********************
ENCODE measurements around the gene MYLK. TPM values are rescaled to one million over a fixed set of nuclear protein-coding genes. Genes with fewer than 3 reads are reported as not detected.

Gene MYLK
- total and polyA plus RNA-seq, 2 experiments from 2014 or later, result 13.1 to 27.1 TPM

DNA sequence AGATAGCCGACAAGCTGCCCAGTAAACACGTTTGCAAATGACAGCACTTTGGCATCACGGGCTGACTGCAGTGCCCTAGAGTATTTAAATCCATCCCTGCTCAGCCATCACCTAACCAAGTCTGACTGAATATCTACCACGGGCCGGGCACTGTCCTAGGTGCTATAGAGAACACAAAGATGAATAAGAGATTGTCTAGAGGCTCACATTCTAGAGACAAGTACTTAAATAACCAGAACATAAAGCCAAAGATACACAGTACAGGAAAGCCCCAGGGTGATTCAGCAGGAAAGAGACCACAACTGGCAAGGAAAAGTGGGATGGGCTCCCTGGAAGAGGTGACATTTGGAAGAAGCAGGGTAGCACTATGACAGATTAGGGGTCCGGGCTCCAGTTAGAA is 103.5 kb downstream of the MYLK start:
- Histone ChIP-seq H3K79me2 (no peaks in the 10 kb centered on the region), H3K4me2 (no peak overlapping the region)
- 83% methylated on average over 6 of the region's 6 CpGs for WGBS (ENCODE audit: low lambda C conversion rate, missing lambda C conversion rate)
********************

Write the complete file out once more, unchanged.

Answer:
ENCODE measurements around the gene MYLK. TPM values are rescaled to one million over a fixed set of nuclear protein-coding genes. Genes with fewer than 3 reads are reported as not detected.

Gene MYLK
- total and polyA plus RNA-seq, 2 experiments from 2014 or later, result 13.1 to 27.1 TPM

DNA sequence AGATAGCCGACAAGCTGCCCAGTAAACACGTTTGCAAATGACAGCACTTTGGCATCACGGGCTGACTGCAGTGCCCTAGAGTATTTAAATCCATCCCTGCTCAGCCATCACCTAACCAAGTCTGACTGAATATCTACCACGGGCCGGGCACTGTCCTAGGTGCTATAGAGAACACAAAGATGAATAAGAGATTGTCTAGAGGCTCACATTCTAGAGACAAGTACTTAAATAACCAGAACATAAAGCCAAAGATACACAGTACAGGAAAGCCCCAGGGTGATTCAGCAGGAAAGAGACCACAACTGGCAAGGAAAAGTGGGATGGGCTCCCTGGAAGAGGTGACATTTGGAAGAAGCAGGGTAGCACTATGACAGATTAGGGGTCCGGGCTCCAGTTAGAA is 103.5 kb downstream of the MYLK start:
- Histone ChIP-seq H3K79me2 (no peaks in the 10 kb centered on the region), H3K4me2 (no peak overlapping the region)
- 83% methylated on average over 6 of the region's 6 CpGs for WGBS (ENCODE audit: low lambda C conversion rate, missing lambda C conversion rate)